Pat Bertram is the author of Grief: The Inside Story – A Guide to Surviving the Loss of a Loved One. “Grief: The Inside Story is perfect and that is not hyperbole! It is exactly what folk who are grieving need to read.” –Leesa Healy, RN, GDAS GDAT, Emotional/Mental Health Therapist & Educator.

Just Like That

Awhile back, I accepted a job as a part-time caregiver (more of a companion, to be honest) for an older woman. I promised to stay a year, and wow! Just like that (snapping my fingers), the year is gone. I signed up for another few months, which is nice for all concerned. I get along well with the women, both the client and her permanent caregiver, they get a break from each other, and I get help with some of my expenses, most notably, my gardening expenses.

I spent a nice chunk of my paycheck on bulbs to plant for this fall. I got carried away, and so my spare time (weather permitting), will be spent preparing the soil for the bulbs. I have a good idea where the bulbs will go, so that’s good. Tulips will go alongside one of my garden paths, and lilies will go to augment the lilies I already have, so that eventually I will have a lily forest.

One area of the yard I have no idea what to do with is the six-foot space between the two sidewalks in my back yard that lead from my back door to the garage and gazebo. This year, I just planted whatever seeds I had plus any extraneous purchased plants. What seemed like a good idea has devolved into rather a mess, and I don’t want a repeat of that next for next year.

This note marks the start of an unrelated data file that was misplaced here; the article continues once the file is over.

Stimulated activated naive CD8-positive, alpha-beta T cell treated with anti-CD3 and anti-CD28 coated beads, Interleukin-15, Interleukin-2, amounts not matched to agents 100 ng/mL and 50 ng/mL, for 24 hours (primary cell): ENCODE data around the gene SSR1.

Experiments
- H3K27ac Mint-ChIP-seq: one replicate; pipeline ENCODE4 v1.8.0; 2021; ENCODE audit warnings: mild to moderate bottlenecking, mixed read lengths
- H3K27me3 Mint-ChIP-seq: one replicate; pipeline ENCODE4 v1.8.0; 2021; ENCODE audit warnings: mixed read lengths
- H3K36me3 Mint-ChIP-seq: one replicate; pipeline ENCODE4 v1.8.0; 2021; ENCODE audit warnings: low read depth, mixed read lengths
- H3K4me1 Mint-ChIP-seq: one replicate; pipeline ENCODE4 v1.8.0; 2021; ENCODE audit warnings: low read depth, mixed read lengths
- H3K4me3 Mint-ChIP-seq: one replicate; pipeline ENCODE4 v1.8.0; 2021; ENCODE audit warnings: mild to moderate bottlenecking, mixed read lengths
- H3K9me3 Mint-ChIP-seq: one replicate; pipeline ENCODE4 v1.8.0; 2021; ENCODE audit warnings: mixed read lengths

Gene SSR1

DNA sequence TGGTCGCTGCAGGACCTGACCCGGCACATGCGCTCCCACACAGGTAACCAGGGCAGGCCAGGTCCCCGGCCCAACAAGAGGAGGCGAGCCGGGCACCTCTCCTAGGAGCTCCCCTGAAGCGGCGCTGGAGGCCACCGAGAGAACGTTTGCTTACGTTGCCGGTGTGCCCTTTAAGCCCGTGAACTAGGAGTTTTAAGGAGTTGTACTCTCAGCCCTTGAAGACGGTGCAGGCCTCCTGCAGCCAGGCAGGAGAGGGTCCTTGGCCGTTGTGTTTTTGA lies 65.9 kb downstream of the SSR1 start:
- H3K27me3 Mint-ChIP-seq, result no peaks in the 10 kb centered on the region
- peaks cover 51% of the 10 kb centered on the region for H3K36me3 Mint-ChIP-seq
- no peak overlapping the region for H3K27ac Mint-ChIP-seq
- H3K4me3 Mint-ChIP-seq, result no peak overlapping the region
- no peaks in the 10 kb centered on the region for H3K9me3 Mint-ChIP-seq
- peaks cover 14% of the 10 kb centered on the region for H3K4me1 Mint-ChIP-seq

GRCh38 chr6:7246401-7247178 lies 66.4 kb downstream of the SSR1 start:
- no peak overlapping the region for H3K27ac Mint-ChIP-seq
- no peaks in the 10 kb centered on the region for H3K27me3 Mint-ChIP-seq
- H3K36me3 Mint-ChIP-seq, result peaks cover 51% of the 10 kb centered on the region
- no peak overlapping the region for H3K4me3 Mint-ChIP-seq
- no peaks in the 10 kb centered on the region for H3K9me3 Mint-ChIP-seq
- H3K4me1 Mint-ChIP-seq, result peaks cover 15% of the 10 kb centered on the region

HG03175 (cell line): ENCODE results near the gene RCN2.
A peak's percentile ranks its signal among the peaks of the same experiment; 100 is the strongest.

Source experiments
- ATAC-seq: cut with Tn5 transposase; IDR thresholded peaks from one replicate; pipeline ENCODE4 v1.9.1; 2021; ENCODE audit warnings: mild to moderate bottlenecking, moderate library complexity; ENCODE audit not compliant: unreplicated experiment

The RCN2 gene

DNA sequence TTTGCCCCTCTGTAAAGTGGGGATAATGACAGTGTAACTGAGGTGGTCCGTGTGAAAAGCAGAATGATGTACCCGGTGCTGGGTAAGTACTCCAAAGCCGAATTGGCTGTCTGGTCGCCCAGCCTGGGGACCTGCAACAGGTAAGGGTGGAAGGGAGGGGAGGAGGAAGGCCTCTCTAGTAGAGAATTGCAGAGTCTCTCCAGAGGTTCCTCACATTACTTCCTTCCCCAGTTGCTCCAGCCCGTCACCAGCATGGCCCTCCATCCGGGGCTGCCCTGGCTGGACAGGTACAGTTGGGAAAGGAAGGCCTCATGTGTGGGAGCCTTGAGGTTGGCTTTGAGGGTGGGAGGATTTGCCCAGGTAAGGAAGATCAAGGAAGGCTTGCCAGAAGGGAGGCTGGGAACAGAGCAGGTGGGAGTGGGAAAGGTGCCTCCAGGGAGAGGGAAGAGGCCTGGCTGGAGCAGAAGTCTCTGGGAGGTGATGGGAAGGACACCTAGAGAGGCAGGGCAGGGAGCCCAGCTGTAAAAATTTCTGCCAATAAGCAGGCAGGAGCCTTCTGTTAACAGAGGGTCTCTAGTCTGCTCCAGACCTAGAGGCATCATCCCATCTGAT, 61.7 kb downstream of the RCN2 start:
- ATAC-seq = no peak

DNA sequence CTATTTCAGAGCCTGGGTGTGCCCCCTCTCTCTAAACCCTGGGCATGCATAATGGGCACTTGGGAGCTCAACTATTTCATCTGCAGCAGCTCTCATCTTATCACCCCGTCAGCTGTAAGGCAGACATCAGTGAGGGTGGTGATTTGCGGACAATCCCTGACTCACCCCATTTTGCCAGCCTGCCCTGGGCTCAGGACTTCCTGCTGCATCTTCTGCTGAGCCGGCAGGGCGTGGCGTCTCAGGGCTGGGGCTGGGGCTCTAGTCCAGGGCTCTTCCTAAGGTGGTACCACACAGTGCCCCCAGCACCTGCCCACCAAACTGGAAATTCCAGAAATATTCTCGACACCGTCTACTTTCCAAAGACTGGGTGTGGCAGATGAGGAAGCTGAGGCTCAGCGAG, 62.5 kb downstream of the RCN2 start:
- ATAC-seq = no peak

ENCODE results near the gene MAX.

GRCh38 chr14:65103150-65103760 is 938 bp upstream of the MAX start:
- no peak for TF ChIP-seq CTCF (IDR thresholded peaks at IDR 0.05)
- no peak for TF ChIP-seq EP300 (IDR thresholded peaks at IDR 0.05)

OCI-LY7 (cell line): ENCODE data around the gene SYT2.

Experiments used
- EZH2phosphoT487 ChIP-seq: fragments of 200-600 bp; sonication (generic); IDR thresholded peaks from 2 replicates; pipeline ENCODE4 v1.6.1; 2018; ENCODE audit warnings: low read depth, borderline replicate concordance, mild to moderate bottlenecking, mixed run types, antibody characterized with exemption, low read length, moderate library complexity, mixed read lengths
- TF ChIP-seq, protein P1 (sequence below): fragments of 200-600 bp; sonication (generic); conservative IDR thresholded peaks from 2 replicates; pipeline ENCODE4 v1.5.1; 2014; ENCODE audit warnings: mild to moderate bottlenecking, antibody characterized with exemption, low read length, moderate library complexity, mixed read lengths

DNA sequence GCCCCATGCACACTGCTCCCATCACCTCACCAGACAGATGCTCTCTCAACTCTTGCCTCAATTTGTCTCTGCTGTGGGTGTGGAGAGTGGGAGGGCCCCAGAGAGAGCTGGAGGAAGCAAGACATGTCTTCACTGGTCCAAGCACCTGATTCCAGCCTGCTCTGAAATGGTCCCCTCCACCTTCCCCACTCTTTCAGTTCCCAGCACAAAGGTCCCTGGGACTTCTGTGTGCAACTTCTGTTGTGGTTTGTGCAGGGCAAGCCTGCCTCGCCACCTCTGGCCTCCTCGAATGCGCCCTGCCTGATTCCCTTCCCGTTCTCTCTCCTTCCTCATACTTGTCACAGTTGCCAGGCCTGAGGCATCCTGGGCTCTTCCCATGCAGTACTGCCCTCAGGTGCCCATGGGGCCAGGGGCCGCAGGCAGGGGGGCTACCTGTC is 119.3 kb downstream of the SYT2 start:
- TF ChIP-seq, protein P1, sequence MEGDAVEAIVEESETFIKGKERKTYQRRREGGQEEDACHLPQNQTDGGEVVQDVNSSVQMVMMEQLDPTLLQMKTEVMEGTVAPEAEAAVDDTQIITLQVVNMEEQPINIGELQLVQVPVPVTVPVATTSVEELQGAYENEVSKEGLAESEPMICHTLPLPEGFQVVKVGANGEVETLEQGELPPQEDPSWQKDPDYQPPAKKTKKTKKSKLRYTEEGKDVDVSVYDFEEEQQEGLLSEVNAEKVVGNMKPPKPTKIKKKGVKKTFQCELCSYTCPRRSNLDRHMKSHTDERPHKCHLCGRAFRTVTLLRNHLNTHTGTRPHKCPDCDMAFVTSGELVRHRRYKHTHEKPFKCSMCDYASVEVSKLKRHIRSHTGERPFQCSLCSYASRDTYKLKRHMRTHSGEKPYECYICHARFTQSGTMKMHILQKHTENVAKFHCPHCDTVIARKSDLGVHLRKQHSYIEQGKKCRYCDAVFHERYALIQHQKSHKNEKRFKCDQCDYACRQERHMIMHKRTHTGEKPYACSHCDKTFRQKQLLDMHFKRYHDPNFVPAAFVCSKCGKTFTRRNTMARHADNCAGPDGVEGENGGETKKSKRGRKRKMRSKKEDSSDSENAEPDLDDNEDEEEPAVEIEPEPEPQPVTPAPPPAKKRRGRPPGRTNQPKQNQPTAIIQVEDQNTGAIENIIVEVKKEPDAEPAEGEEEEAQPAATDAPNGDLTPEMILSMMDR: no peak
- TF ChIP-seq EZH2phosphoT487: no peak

I’ve been considering a combination of cosmos, zinnia, larkspur, and baby’s breath because all of those go well together, but since those are all tall plants, I’m not sure how well they’d fit in the overall scheme of my yard. I considered various flowering groundcovers, but none of the samples I bought and planted seemed to take hold. In fact, some of them simply disappeared.

Luckily, I don’t have to make any decision about that particular garden space quite yet. We haven’t even made it through this summer. But the fall and winter will go fast (in fact, by the time next spring comes around, my most recent job stint will have come to an end), and I’ll need to have some idea what to do. I guess if inspiration doesn’t strike, I’ll go with my idea of zinnias, cosmos, larkspur and baby’s breath. Considering that those are all annuals, it would give me an extra year to decide what would look good in that area. Maybe a perennial about a foot tall with big showy flowers. I have no idea what that would be, but it would give me a place to start looking, because (snap) just like that, it will be spring and time to plant.


Pat Bertram is the author of Grief: The Inside Story – A Guide to Surviving the Loss of a Loved One. “Grief: The Inside Story is perfect and that is not hyperbole! It is exactly what folk who are grieving need to read.” –Leesa Healy, RN, GDAS GDAT, Emotional/Mental Health Therapist & Educator

Unexpected Treat

I had an unexpected treat today — a couple of guys showed up to work on my yard! One left quite quickly — I got the impression he wasn’t really into shoveling dirt and rocks — but luckily, the person who has been doing most of the work stayed a little longer. He’s really getting into the artistry of the work, which helps keeps his interest.

He mentioned he’d seen a photo online of the flagstone path I put in from the sidewalk to the mailbox, and I felt a moment of panic as I always do when I discover that someone in my offline life read my blog without my being aware of it. It’s not a problem, of course, since that’s the whole point of posting what amounts to a personal diary on the internet. The panic comes from not knowing if I said anything that the person could misconstrue — or even construe, for that matter.